CES 2008 Show Report
Well we just wrapped up another glorious show covering of CES at Sin City (Las Vegas). This was our 5th time attending the show and it never ceases to amaze me on what a mad house CES always is. This year was no different with perhaps even more people crammed into the show floor, plenty of lousy over priced food, and pandemonium of people scurrying to the next exhibitor or press conference and LESS booth babes.
I spent very little time this year at the main convention show floor as I was drowned in meetings to work out the details of the next Audioholics State of the CE Union Event (coming to the Disney Dolphin resort the week of October 22, so mark your calendars) as well as promoting the official launching of the new Audioholics ecommerce store (http://store.audioholics.com).
I did however enjoy some highlights of the show and found a few things which caught my attention. For one the life size display of Autobot Bumblebee at the Dolby booth was quite stunning. One of the Dolby booth attendants tried to convince me that they can actually transform this 10,000 lb metal beast into its vehicular form but I know we was either pulling a fast one on me, was smoking the crack pipe or a little bit of both. Regardless it was super cool and certainly got the attention of the hordes of people walking by. Panasonic unveiled the largest ever plasma display (150 inches) which I am sure weighs about as much as a compact hybrid car and affordable only to the likes of Bill Gates. CES got greener with a myriad of environmentally friendly products such as corn based laptops, solar powered mp3 players and hand crank radios.
Blu-ray Stomps HD DVD
HD DVD booth was so dead that is had vultures circling whereas Blu-ray was hopping with a surge of new life after Warner (the last undecided studio) decided to back the Blu-ray format. Basically 70% of all high def movies going forward are going to be Blu-ray. Once more Samsung announced new $299 Blu-ray player. Finally an affordable Blu-ray player will be available to consumers which was one of the major advantages HD DVD had over Blu-ray.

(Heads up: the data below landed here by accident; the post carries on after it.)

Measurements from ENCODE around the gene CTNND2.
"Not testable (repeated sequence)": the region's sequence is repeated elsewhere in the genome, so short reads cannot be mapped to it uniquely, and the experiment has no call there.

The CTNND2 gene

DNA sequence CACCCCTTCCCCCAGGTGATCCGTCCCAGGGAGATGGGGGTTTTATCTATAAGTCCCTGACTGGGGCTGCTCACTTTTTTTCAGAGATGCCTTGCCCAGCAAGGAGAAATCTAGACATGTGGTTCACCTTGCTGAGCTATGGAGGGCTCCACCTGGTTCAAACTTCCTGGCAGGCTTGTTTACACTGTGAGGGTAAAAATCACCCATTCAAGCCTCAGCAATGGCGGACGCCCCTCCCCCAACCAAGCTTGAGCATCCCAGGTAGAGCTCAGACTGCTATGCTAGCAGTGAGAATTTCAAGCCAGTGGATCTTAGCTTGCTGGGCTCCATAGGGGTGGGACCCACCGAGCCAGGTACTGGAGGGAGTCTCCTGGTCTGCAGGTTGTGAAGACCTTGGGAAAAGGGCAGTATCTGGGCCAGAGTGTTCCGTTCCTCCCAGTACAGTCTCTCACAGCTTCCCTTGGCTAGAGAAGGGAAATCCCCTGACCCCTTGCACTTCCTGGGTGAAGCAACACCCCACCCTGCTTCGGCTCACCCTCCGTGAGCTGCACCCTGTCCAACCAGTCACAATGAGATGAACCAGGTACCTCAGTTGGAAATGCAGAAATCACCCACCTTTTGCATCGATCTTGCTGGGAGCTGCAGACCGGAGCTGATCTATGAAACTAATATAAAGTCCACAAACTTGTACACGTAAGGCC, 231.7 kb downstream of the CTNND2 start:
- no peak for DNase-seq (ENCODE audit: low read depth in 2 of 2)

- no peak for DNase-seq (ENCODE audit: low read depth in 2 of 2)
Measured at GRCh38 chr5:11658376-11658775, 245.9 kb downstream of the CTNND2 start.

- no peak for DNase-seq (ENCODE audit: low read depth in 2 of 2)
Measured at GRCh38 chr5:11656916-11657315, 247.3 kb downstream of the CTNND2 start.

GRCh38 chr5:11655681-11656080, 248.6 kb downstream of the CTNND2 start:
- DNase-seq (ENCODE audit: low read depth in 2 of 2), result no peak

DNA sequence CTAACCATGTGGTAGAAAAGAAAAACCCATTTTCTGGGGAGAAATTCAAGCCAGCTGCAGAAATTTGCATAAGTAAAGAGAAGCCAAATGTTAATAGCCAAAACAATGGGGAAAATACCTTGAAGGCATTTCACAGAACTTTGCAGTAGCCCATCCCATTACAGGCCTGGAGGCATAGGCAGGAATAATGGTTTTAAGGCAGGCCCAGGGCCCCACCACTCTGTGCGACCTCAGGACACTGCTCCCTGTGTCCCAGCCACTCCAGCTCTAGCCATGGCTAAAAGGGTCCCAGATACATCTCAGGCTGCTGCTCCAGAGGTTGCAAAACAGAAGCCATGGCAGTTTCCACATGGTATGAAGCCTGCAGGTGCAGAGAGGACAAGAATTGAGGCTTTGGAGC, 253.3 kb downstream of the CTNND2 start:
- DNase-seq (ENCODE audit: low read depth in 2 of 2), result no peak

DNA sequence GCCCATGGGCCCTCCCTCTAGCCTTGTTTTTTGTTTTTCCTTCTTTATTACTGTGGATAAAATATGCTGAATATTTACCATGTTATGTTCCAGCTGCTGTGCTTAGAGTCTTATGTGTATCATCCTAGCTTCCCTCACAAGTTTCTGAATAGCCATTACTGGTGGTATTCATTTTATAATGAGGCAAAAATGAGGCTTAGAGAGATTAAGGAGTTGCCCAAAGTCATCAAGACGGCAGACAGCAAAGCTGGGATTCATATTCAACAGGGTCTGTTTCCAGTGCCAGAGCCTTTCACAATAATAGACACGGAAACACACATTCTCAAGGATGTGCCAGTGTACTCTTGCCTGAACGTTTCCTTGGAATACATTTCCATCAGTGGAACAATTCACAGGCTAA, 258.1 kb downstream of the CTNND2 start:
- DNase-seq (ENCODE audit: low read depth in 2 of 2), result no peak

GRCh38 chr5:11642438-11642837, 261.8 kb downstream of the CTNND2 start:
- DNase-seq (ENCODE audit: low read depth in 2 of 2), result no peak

High End Audio at CES
I went over to the Venetian hotel to take a look at the “high end” audio on display. This is usually held at Alexis Park but was unfortunately moved last year to the Venetian. There were a few exhibitors on the main floor of the Venetian but most were in hotel rooms on the upper floors. Instead of being in a wide open space like they were at Alexis Park, they chose to cram everyone into a few hotel floors so you can be shoulder to shoulder with people walking in the hallways between demo rooms and have to wait nearly 20 minutes to catch an elevator downstairs since there is NO access to any of the bathrooms in any of the demo rooms or on the demo floors. While I found that annoying, I could only imagine how the exhibitors felt about it. Regardless, the high end show was on so I was determined to get my fix before the next bathroom break.
On the first floor I checked out demos from Totem Acoustics and Usher Audio as a start. Totem was debuting their new Limited Edition One bookshelf speaker system. At $3,595/pair they are far from cheap but hey this is high end. Overall the speakers sounded very good but I felt they would have shined even more if they were placed further apart. Usher was showing off their Be-718s we recently reviewed. Though they sounded fine as expected, the choice of demo material was rather perplexing to me. In fact that seemed to be the theme of this show, obscure demo music that would either bore you to death or make you quiver in agony. Usher chose to demo some weird Chinese karaoke music. In fact, I grabbed what I thought was a press kit to help me with my coverage only to later find it was a sample disc of what they were demoing. I still however managed to hand type out some of the details of this product from the spec sheet as I felt they were worthy of CES coverage from us.